Animation engages young people in ocean issues

Bothina Osama

Luisa Massarani
Latin America regional coordinator, SciDev.Net

The need to engage the public in the ocean acidification issue — an increasing concern in scientific debates — is evident. But finding ways of attracting the attention of audiences can be tricky, highlighted a session on oceans at Planet Under Pressure 2012.

A project carried out by the European Project on Ocean Acidification and the UK Plymouth Marine Laboratory is an example of good practice.

Students from the Ridgeway School (Plymouth, UK) were commissioned to produce an animation film to explain the issue to young people.

The students talked to scientists and conducted their own research in the school and National Marine Aquarium. They were involved in the whole process of animation, including giving voice to the film’s characters.

The result was “The another CO2 problem”, a creative 8-minute animation film, which was awarded with the Royal Society of Chemistry’s Bill Bryson Prize.

There is no doubt how beautiful the film is and how important the experience was for the kids — who probably will not forget what ocean acidification means but also had a lot of fun! It is also an opportunity to raise the curiosity of other young people to the issue.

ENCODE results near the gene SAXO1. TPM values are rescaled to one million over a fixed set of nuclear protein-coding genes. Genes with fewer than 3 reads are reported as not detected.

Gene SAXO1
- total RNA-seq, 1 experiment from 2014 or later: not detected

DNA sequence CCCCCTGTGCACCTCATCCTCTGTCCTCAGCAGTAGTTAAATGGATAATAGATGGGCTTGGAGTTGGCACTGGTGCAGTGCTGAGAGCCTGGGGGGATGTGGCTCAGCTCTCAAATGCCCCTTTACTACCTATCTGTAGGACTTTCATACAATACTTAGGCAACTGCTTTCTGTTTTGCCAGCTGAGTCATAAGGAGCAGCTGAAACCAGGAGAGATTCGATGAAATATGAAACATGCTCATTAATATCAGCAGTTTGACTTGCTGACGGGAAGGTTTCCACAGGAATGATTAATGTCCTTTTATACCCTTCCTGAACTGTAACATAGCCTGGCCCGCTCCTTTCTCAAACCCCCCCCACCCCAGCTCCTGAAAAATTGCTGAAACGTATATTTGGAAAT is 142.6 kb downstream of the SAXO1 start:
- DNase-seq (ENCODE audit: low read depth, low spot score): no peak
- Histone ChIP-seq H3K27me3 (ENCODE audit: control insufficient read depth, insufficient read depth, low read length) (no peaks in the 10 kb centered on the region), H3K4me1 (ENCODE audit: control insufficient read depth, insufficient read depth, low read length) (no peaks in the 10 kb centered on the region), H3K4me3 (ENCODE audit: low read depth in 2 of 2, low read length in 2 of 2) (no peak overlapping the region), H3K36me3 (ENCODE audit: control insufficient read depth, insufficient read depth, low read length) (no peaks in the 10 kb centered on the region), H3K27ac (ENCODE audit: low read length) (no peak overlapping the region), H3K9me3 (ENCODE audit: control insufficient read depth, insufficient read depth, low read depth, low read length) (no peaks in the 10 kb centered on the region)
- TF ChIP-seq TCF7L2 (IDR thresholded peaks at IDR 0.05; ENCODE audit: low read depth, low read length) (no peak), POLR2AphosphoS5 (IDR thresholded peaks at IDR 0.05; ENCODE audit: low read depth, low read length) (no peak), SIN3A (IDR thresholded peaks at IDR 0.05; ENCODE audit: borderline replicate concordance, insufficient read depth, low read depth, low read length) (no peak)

But a closer look at the film highlights the fact that the language does not make some of the main scientific concepts clear. This is the case, for example, when formulas or phrases are used that are more at home at a conference for scientists such as Planet Under Pressure.

This raises the point that although climate change is abstract and more difficult to understand, ocean acidification can be much more visual and concrete to understand. Another example of video that succeeds in making clear what happens with the oceans was created by the Reuben H. Fleet Science Center, in San Diego (United States). Although clearer, it certainly doesn’t have the charm of the Plymouth animation!

Check on Youtube:

This blog post is part of our Planet Under Pressure 2012 coverage — which takes place 26–29 March 2012. To read news and analysis from the conference please visit our website.


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